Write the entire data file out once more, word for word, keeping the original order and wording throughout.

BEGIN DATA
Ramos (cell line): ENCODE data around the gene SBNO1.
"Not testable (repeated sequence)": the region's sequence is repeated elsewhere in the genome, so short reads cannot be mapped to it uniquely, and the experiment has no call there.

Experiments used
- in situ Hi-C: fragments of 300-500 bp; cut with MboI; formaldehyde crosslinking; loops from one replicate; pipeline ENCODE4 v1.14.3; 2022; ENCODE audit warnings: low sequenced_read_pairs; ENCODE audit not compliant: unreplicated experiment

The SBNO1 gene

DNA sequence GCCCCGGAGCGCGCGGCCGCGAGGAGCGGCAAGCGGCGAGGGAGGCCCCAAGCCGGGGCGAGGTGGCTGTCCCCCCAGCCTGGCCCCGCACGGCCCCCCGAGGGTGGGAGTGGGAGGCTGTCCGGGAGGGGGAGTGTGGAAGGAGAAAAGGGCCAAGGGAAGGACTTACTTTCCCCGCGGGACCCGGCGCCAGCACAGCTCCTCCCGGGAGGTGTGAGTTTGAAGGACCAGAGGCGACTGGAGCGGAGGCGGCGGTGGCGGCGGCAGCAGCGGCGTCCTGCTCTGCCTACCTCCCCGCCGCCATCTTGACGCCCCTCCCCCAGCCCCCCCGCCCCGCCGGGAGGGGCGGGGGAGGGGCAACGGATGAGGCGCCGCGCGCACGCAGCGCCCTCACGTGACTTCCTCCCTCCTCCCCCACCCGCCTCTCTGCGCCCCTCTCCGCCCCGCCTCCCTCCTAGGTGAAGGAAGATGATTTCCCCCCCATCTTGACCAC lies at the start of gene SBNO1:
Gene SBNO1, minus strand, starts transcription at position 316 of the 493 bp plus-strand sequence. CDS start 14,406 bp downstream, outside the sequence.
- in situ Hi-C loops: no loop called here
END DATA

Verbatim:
Ramos (cell line): ENCODE data around the gene SBNO1.
"Not testable (repeated sequence)": the region's sequence is repeated elsewhere in the genome, so short reads cannot be mapped to it uniquely, and the experiment has no call there.

Experiments used
- in situ Hi-C: fragments of 300-500 bp; cut with MboI; formaldehyde crosslinking; loops from one replicate; pipeline ENCODE4 v1.14.3; 2022; ENCODE audit warnings: low sequenced_read_pairs; ENCODE audit not compliant: unreplicated experiment

The SBNO1 gene

DNA sequence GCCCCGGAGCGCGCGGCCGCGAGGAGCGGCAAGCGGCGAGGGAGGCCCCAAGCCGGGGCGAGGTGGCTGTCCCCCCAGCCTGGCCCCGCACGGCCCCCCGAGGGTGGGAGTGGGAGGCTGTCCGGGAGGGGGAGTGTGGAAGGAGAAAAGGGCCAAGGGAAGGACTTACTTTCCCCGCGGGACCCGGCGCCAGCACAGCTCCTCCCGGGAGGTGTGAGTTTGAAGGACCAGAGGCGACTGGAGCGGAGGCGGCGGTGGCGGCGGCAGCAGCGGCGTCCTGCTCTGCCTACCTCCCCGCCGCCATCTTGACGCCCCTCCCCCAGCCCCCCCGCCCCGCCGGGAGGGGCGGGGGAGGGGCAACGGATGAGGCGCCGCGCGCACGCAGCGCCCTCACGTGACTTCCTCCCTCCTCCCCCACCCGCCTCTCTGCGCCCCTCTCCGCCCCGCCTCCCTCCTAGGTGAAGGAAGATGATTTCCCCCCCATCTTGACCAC lies at the start of gene SBNO1:
Gene SBNO1, minus strand, starts transcription at position 316 of the 493 bp plus-strand sequence. CDS start 14,406 bp downstream, outside the sequence.
- in situ Hi-C loops: no loop called here